Given,

∆Tb = 1.88 k

m = 2 molal

Kb = 0.52

Calculate ”i” mean NaCl is not 100% dissociate,

  • NaCl → Na+ + Cl

1 0 0

1-α α α

i = α + α + 1-α / 1

i = 1 + α ——-(1)

As, ∆Tb = Kb × m × i

1.88 = 0.52 × 2 × i

i = 1.88 / 0.52 × 2

i = 1.807

put i = 1.807 in eq. 1

1.807 = 1 + α

α = 0.807 (80% dissociate)

Q 4: A solution ”A” is tetramerises in water up to 80%. if 2.5 g of ”A” in 100 g of water produces depression in freezing point 0.3° (Kf for water is 1.86 k kg/mol). calculate molar mass of ”A”.

Given,

∆Tf = 0.3°

Kf = 1.86

α = 80% = 0.8

m = 2.5 g

mass of solvent = 100 g

MA = ?

As, ∆Tf = Kf × m × i

”A” is tetramer 4A → A4

initially, 1 0

finally, 1-α α/4

i = 1-α + α/4 /1

i = 1 – 3α/4

as, α = 0.8

i = 1 – 3(0.8) / 4

i = 0.4

∆Tf = Kf × no of moles of solute / mass of solvent in kg × i

0.3 = 1.86 × 2.5/MA × 1000/100 × 0.4

0.3 = 1.86 × 2.5/MA × 10 × 0.4

MA = 1.86 × 2.5 × 10 × 0.4 / 0 .3

MA = 18.6 / 0.3

MA = 62 g

Q 5: What is the value of the iron chloride III (FeCl3) correction factor, knowing that its dissociation degree is 67%?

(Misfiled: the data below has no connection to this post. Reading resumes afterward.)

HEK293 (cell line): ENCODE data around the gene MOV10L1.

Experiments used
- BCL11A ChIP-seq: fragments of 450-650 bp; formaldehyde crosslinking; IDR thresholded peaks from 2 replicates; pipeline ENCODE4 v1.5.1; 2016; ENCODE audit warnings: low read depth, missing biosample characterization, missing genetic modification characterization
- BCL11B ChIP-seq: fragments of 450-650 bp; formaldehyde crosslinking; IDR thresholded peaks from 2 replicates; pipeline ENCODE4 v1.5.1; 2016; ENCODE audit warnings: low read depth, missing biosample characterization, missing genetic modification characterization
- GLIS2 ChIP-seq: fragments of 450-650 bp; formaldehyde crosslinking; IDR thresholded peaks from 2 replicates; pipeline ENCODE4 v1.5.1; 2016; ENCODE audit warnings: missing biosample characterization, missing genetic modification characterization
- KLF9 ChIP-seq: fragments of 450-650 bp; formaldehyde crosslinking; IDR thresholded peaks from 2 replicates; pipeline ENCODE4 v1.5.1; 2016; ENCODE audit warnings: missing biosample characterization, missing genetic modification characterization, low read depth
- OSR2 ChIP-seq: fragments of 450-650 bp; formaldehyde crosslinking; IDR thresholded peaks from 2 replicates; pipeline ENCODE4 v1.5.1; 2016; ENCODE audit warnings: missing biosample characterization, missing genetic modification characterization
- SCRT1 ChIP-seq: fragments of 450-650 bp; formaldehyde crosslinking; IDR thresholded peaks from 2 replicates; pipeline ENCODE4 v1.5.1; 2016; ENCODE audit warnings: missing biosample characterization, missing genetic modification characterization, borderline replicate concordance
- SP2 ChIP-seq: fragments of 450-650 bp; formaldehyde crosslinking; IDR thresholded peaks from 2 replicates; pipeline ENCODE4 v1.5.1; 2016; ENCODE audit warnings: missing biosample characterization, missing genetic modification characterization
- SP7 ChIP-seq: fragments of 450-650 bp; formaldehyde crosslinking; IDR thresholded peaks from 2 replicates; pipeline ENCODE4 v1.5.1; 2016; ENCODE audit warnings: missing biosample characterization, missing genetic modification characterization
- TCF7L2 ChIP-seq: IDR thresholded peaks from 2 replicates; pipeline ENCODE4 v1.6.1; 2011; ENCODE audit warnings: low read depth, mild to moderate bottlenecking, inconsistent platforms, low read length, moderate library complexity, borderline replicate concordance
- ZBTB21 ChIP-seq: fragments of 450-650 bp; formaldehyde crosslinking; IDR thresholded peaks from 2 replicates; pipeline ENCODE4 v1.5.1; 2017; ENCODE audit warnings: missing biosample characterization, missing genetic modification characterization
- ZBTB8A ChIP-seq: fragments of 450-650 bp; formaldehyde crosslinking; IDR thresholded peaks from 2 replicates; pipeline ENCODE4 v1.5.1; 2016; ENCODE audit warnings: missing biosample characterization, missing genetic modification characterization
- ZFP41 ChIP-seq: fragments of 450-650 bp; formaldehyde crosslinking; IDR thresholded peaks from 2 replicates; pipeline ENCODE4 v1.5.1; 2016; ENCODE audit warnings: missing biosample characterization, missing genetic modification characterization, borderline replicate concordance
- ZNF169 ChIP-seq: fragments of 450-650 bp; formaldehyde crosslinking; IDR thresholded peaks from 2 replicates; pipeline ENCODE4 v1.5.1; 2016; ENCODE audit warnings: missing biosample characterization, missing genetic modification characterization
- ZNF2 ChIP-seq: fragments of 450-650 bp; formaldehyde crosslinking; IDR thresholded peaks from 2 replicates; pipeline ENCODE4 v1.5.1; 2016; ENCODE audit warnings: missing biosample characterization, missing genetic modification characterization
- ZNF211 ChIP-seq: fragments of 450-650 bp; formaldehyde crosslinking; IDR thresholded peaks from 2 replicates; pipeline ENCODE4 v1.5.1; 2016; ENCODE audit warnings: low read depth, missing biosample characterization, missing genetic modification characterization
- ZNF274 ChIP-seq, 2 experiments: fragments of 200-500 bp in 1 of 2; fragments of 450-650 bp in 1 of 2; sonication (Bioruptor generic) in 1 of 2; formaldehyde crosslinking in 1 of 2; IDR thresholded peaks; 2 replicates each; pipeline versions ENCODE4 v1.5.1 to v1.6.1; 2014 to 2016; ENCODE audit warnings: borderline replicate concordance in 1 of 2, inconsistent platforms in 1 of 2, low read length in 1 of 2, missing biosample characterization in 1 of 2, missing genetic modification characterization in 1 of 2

Given,

  • α = 67% or 0.67 (after dividing by 100)
  • Formula of salt = FeCl3
  • i =?

Step 1: 

Determine the number of moles (q) of released ions.

Analyzing the formula for salt, we have index 1 in Fe and index 3 in Cl, so the number of moles of ions is equal to 4.

Step 2:

Use the data in the Van’t Hoff factor formula :

i = 1 + α .(q – 1)

i = 1 + 0.67.(4 – 1)

i = 1 + 0.67.(3)

i = 1 + 2.01

i = 3.01

Abnormal molar mass:

Association:

  • 2CH3COOH (CH3COOH)2

M = 60 M = 120

(normal molar mass) (abnormal molar mass)

i = 1/2 = 60/120

i = normal molar mass/abnormal molar mass

Dissociation:

  • NaCl → Na+ + Cl

M =58.5 29.25 29.5

i = 2/1 = 58.5/29.25

i = normal molar mass/abnormal molar mass

Note:

  • In the case of dissociation, abnormal molar mass decreased.
  • In the case of an association, the abnormal molar mass increased.
  • If we don’t use ”i” and calculate molar mass using the colligative properties formula than, the molar mass comes out to be abnormal.

Proof that i = Normal molar mass / Abnormal molar mass:

i = no of moles of solute after dissociation or association / no of moles of solute before dissociation or association

i = obs colligative property/cal colligative property

Let any colligative property,

∆Tb = Kb × m

∆Tb = Kb × no of moles of solute/mass of solvent in kg

∆Tb = Kb × mass/molar mass /mass of solvent in kg

∆Tb ∝ 1/molar mass of solute

  • A colligative property is inversely proportional to the molar mass of the solute.
  • If colligative property is i = obs C.P/cal C.P so, molar mass is reverse.

i = cal molar mass/abnormal molar mass OR i = normal molar mass/abnormal molar mass